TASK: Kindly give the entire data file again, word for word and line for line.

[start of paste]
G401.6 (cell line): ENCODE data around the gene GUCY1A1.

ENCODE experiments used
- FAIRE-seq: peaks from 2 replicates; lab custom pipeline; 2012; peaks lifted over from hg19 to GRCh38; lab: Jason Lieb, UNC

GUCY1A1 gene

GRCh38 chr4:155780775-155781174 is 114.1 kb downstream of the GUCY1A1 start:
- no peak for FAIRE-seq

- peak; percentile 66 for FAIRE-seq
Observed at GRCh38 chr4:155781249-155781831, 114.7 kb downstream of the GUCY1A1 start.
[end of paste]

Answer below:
G401.6 (cell line): ENCODE data around the gene GUCY1A1.

ENCODE experiments used
- FAIRE-seq: peaks from 2 replicates; lab custom pipeline; 2012; peaks lifted over from hg19 to GRCh38; lab: Jason Lieb, UNC

GUCY1A1 gene

GRCh38 chr4:155780775-155781174 is 114.1 kb downstream of the GUCY1A1 start:
- no peak for FAIRE-seq

- peak; percentile 66 for FAIRE-seq
Observed at GRCh38 chr4:155781249-155781831, 114.7 kb downstream of the GUCY1A1 start.